Nashville's thriving labor market is benefiting lower-wage workers as well. Some leisure and hospitality employees who were laid off early in the pandemic have found more lucrative work in other fields. As travel and tourism dried up, construction did not slow. As a result, many immigrant women who had lost jobs cleaning hotel rooms found work in construction, mainly as painters, at better wages and with more favorable schedules than their old jobs offered, explained Jose Gonzalez, a cofounder of Conexión Américas, a nonprofit that helps Latino families succeed in Nashville.
Meanwhile, the abundance of job openings is creating a quandary for local community colleges such as Nashville State Community College. The school's president, Shanna Jackson, said that in the current tight labor market it is hard to convince students in programs like culinary arts and health sciences to complete their education because they can land a job before finishing school. That situation is not altogether bad, Jackson noted, and Nashville State officials try to give students flexibility to attend school while they work.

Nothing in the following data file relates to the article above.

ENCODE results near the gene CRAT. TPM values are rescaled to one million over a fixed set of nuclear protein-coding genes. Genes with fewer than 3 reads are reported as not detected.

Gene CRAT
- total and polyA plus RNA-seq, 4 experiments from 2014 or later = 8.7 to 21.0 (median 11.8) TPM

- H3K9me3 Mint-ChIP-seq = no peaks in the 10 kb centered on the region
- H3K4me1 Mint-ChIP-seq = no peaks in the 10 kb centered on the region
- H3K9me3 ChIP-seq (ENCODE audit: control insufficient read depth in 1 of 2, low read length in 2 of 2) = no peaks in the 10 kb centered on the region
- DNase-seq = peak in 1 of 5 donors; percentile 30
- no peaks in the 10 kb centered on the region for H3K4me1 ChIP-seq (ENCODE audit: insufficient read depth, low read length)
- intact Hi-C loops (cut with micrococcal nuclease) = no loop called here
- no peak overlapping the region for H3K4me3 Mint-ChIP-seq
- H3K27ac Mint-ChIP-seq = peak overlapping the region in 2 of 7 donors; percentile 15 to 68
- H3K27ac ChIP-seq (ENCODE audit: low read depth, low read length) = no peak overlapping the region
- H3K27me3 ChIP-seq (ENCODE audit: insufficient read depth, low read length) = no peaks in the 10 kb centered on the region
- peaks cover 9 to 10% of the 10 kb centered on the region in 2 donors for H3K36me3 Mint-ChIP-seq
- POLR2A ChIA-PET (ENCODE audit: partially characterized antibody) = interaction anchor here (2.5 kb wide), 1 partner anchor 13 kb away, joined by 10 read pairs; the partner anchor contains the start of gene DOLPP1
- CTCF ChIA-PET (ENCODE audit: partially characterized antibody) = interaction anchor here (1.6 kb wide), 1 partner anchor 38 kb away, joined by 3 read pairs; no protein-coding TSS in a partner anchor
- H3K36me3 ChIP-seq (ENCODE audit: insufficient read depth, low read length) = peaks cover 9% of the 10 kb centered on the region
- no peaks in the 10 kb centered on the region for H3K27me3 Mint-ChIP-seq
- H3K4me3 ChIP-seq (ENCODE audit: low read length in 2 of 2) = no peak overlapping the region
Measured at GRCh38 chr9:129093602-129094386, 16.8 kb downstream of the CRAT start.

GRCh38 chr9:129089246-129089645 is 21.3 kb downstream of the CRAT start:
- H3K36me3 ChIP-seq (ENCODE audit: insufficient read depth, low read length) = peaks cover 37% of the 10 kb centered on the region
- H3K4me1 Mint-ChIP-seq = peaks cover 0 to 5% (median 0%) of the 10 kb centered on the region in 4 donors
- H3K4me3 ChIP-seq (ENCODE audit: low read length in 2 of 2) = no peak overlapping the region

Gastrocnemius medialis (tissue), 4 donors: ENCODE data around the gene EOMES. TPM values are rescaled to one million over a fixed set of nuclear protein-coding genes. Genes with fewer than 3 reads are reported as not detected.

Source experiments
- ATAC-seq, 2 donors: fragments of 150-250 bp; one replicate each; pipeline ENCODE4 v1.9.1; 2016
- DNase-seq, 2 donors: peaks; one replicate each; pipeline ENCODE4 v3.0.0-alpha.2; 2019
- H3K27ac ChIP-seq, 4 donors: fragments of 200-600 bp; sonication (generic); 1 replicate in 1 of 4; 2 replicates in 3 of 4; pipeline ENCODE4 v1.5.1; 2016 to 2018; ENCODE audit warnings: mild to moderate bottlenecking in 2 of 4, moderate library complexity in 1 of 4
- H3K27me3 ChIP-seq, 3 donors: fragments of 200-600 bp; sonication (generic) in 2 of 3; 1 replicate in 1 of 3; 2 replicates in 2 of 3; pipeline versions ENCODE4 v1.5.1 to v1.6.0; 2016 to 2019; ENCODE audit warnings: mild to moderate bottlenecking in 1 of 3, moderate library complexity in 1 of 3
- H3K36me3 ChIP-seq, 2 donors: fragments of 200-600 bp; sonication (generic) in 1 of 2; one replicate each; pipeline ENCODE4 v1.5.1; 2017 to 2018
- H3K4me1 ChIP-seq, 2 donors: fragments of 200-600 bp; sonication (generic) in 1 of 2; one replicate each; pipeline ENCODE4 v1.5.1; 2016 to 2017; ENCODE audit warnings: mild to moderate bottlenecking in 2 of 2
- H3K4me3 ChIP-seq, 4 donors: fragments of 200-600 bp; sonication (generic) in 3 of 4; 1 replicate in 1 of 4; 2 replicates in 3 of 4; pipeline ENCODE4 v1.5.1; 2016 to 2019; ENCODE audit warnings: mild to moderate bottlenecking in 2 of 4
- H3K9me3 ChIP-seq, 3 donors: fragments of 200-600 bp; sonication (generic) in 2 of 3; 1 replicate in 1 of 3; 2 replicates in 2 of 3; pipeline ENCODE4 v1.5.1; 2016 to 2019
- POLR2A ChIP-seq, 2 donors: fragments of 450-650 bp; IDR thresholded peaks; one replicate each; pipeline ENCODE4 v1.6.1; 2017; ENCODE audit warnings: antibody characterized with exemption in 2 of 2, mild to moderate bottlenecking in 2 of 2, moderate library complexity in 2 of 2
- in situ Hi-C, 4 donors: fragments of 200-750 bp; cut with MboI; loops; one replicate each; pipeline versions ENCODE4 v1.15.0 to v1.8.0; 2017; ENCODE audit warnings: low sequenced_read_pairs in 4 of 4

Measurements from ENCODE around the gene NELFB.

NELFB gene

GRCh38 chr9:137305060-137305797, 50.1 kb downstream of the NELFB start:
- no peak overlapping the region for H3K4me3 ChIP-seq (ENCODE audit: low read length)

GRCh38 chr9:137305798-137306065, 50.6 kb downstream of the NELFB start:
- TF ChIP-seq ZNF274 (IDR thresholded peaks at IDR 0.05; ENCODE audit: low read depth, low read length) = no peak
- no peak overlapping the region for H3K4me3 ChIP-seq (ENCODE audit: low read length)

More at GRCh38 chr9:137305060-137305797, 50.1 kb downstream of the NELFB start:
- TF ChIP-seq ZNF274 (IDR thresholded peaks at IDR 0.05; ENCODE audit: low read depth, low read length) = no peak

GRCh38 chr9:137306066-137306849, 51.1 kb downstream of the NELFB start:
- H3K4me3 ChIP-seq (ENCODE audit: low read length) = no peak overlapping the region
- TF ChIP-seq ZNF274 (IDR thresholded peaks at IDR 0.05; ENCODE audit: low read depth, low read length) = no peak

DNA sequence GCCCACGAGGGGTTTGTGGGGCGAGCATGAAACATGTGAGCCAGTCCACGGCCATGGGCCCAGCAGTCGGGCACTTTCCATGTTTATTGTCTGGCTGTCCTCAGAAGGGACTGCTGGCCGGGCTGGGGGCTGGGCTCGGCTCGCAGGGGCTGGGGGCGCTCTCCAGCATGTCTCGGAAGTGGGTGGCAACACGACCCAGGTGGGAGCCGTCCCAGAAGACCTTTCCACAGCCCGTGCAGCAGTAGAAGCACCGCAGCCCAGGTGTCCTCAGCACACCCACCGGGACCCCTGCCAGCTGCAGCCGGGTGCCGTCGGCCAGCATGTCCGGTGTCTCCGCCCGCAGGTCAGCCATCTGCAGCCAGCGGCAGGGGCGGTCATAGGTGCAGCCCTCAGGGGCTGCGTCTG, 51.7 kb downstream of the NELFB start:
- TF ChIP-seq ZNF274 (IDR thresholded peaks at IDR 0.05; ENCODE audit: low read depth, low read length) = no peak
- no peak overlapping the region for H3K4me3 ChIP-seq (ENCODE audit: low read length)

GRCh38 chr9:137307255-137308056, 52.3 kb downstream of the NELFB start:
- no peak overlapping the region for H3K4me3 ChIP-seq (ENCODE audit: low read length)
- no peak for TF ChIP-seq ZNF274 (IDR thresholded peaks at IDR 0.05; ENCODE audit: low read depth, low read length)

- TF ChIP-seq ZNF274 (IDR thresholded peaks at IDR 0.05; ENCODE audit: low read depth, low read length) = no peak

However, in the long term, she believes students should earn degrees because the job market will likely become tougher for job seekers at some point, thus making the credential more important.
Real estate investment has mixed repercussions
Nashville isn't just attracting people and jobs. It is drawing real estate investment from finance capitals like New York, Los Angeles, and Dubai, said Miller, a former head of the area's chamber of commerce. Miller calls the influx of capital "a frenzy almost" that has sent property prices soaring.
Yet a near-frenzy in the real estate industry is "not a good thing for the average resident," she said, adding that typical first-home buyers might get outbid on 20 properties before securing a house. "The equity issues have become much more pronounced."
One such issue is gentrification. Emanating from downtown Nashville, gentrification is spurring "a tsunami of displacement" of residents and small businesses that is likely to accelerate, said Gonzalez.
Gonzalez and other panelists at Fed Listens emphasized the need to think hard about how the rush of property development and investment might affect disadvantaged populations during the next 20 years. Workforce development is important in ensuring that people can not only find a job, but a job that earns a family-supporting wage and taps a person's full potential.
Joshua Mundy, chief executive officer of Pivot Technology School, a technology training program, pointed out that it makes little sense for someone to commute 45 minutes to a job that pays $13 an hour. Mundy said he views the lack of available labor in Nashville as an opportunity shortage as much as a talent shortage.